Kenner debuted the LP logo in 1975. It stood for "Logray's Pants."
Just kidding. It was actually short for "long playing." The logo was intended to demonstrate to consumers that each Kenner toy had been tested for fun, safety, and reliability.
The promotion was pitched to retailers via the 1975 Toy Fair catalog. Kenner actually devoted the entire front cover to the logo rather than to one of their hot properties, like Snoopy or The Six Million Dollar Man.
|Wait . . . what is she doing to that Play-Doh elephant?|
I'm imagining a team of researchers toiling for years conducting surveys across the back roads of North America. Exhausted, low on supplies, one of them throws up his hands and says, "Screw it, let's just put a blue circle on the box."
The last page of the catalog touts Kenner's advertising campaign. Note it focused on parents. I think it's likely that the LP program was part of this parent-focusing effort. Makes sense. What kid bases his I-want-this-toy decisions on factors like durability and reliability?
Of course, Star Wars collectors know the LP logo because it appeared on 1978 products, including the initial releases of the first 12 action figures. However, the logo was gone the following year; most of the products re-released in 1979 featured packaging that had been stripped of the little blue circle.
1975 to 1978. That's not a very long run. I guess you might say the "long-playing" logo didn't play for very long. I've never heard a convincing explanation as to why Kenner killed it.
But here's my theory: The quality of some of Kenner's Star Wars toys was so poor that the company was embarrassed to continue advertising their wares as being durable, reliable, and long-playing.
Okay, before you start crying that Star Wars toys were the most important things in your little-kid life, saved you from multiple life-crippling depressive episodes, and should have been elected president, let's pause to consider the longplayosity of a few Kenner SW products.
1) Land of the Jawas
2) The Inflatable Light Saber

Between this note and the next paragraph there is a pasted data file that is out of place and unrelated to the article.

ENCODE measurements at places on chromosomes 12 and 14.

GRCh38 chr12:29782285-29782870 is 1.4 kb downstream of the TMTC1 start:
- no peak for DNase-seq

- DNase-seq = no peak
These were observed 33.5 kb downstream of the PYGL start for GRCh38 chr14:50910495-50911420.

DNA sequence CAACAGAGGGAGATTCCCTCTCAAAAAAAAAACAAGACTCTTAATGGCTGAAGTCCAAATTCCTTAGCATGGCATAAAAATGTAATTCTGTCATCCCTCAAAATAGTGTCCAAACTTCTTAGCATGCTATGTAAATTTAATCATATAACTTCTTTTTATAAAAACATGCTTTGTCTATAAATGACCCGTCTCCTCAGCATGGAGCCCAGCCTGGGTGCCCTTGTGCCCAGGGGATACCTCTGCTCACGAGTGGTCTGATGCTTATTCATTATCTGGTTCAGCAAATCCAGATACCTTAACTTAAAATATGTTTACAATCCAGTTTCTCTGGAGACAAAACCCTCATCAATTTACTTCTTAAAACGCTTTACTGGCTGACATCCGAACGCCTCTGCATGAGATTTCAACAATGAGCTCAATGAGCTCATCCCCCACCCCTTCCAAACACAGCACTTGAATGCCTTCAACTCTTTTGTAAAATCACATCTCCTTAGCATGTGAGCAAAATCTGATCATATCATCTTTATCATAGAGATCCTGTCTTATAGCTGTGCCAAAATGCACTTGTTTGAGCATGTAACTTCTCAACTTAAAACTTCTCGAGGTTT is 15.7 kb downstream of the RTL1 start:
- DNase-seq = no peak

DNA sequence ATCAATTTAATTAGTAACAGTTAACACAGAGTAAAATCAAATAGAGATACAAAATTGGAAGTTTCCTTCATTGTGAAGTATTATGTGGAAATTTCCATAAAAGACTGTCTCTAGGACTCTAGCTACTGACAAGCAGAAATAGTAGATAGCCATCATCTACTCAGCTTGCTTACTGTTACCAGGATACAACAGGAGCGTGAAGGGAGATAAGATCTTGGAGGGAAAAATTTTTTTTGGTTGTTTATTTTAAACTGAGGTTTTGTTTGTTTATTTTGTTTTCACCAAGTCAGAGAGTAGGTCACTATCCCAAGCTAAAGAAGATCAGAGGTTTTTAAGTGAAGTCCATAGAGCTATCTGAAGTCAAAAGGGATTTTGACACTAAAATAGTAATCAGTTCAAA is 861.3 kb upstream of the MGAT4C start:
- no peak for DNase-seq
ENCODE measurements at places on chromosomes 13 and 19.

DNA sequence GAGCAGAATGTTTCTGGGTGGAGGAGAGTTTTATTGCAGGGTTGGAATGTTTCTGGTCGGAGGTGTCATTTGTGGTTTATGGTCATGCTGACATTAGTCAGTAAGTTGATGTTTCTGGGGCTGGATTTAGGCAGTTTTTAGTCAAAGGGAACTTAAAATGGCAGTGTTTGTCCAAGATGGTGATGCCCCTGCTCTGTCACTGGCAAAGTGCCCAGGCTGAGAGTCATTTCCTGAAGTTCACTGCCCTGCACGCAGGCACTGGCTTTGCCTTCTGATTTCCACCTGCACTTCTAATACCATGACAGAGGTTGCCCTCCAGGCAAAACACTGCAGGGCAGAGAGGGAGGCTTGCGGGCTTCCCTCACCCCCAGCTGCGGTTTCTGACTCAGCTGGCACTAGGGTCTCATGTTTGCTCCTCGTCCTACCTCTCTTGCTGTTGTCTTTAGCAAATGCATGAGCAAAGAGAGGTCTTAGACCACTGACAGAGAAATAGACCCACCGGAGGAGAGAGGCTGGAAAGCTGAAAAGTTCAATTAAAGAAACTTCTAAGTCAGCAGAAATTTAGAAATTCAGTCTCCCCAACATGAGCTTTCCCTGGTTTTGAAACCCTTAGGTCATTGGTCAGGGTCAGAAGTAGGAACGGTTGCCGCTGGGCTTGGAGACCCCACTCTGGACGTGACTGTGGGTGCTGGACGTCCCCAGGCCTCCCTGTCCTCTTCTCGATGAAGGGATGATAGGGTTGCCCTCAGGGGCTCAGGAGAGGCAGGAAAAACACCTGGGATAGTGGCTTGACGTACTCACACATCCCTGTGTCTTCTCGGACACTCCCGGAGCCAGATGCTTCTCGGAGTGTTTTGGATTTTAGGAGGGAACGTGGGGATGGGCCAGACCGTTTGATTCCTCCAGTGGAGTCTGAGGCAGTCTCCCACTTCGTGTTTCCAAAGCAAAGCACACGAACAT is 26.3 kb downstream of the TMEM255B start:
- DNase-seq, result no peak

This thing actually shipped with a repair kit. The packaging might have left a parent feeling proud to have purchased a sturdy and thoroughly tested "long-playing toy." But once he opened the box he found evidence to the contrary staring him right in the face. Think about it: Opening a "long-playing" toy and finding that it comes with a repair kit is a bit like opening organic-labeled cereal and finding that it comes with a complimentary pouch of DDT. Records indicate that approximately 98% of these toys broke within two hours of being opened on Christmas morning. The other 2% were simply thrown out by kids who were embarrassed to be seen playing with it.
3) The Radio Controlled R2-D2
According to Kenner sources, the company experienced major problems with this toy. Many were returned for mechanical adjustments -- so many that scores of them remained stacked on pallets in the employee store long after the product had been released. Similar problems affected the Sonic Controlled Landspeeder and Radio Controlled Jawa Sandcrawler; the former even shipped with a little adjustment kit so that consumers could noodle with the thing when, inevitably, it stopped working and turned into a Push Controlled Landspeeder. All things considered, I don't find it surprising that Kenner never made another wirelessly controlled Star Wars toy.
So, yeah -- Kenner made some junky Star Wars products. But I guess when you have a license like Star Wars quality doesn't matter so much. People are buying the movie connection more than the toy. To me, the LP logo belongs to the old, pre-Star Wars Kenner -- the one known for making innovative activity toys like Chip Away and Girder and Panel. The post-Star Wars Kenner was different: It was a company looking for licenses, especially ones with hot media tie-ins. To that Kenner longplaytitude was a secondary concern -- even if they really did care.
This article reeks of salvatority.ReplyDelete
Another great article. I guess that it'd be difficult for kids to convince their parents that they needed more than one Stormie, for example, if Kenner stressed the fact that these toys lasted. I know with my parents I had to show my very, very badly disfigured figure before I had any chance of getting a second. If the toys were meant to be LP then I'd imagine my mother would have contacted the shop to complain and asked for an exchange. A broken Falcon strut? Off to the shop and ask for a replacement! No, demand would be more accurate.ReplyDelete
I've also wondered if there's a possibility that some kids got mixed up between LP logos and POPs? Or perhaps Kenner's marketing guys were concerned about it possibly happening?
It's definitely similar to the POP. I think they could have made the two seals look more different if they'd wanted to, though.Delete
Ron, my recollection from talking to a Kenner engineer or designer (one of the Westin days I think) was that the LP moniker was ultimately considered a marketing overreach and set up expectations they couldn't always meet. Sort of the opposite of "under-promise and over-deliver." I specifically remember this person referencing that internally they called the "Close and Play" record player "Close and Pray." The problems with the RC R2-D2 were definitely noted multiple times, too, and I remember a designer saying there were pallets of returned stock in the Kenner warehouse.ReplyDelete
Yeah, I remember "Close and Pray." I'm sure that guy is the source of the RC R2 story too.Delete